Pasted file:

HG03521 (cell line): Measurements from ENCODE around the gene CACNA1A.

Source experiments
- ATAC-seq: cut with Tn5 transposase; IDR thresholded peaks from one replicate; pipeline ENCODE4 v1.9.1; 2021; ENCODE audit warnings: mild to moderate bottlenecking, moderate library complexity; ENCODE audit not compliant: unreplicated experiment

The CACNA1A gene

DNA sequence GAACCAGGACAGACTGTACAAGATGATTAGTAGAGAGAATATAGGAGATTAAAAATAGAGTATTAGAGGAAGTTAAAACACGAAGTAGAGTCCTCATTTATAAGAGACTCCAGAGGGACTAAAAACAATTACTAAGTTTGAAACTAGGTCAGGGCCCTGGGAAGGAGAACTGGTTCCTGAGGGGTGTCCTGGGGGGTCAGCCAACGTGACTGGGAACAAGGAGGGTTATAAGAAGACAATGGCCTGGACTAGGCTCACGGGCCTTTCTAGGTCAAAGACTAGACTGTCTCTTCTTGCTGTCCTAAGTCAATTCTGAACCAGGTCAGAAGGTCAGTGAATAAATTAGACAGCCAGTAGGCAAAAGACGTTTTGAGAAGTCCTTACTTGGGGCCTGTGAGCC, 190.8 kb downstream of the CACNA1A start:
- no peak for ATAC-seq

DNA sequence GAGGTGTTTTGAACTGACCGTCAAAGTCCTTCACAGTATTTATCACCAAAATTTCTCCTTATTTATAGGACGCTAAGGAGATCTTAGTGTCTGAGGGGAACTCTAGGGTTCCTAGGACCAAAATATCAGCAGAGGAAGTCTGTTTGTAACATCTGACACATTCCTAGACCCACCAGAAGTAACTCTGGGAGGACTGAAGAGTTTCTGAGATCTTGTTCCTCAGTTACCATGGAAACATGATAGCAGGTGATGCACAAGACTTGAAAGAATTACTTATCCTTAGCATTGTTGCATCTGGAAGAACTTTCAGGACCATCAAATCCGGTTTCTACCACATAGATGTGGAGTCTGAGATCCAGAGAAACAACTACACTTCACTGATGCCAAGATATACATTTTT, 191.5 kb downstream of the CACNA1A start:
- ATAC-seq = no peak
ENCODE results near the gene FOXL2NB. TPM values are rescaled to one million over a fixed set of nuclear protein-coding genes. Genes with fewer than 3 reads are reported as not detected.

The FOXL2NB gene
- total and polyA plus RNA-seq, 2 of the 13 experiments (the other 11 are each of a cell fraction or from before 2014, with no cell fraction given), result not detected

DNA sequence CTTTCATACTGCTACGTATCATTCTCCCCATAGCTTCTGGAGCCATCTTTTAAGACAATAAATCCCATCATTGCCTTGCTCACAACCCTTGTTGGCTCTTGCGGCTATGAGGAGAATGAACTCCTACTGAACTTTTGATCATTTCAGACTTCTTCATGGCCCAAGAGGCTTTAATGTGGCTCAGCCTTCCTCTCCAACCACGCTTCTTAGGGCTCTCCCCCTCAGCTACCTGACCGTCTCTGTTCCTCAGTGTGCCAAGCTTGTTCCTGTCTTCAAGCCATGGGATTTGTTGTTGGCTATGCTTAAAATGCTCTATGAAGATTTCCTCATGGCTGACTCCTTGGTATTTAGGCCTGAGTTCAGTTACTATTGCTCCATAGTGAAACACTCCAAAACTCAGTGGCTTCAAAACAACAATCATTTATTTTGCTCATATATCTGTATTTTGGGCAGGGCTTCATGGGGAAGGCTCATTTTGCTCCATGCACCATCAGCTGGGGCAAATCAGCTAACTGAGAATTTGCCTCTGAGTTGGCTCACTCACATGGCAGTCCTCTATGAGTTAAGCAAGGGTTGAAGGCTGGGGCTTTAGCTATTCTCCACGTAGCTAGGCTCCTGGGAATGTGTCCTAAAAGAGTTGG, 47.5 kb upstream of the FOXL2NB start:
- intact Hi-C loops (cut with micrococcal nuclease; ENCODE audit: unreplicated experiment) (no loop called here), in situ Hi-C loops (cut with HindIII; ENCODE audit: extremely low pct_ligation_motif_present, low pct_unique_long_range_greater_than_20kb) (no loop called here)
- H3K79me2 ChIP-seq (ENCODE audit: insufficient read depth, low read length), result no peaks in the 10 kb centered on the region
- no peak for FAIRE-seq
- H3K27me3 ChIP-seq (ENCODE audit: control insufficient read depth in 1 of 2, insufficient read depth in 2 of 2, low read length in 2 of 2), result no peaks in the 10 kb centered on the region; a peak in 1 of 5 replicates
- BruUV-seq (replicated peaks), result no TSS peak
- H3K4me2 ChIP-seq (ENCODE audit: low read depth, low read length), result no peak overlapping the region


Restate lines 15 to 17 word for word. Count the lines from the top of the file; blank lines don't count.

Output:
- no peak for FAIRE-seq
- H3K27me3 ChIP-seq (ENCODE audit: control insufficient read depth in 1 of 2, insufficient read depth in 2 of 2, low read length in 2 of 2), result no peaks in the 10 kb centered on the region; a peak in 1 of 5 replicates
- BruUV-seq (replicated peaks), result no TSS peak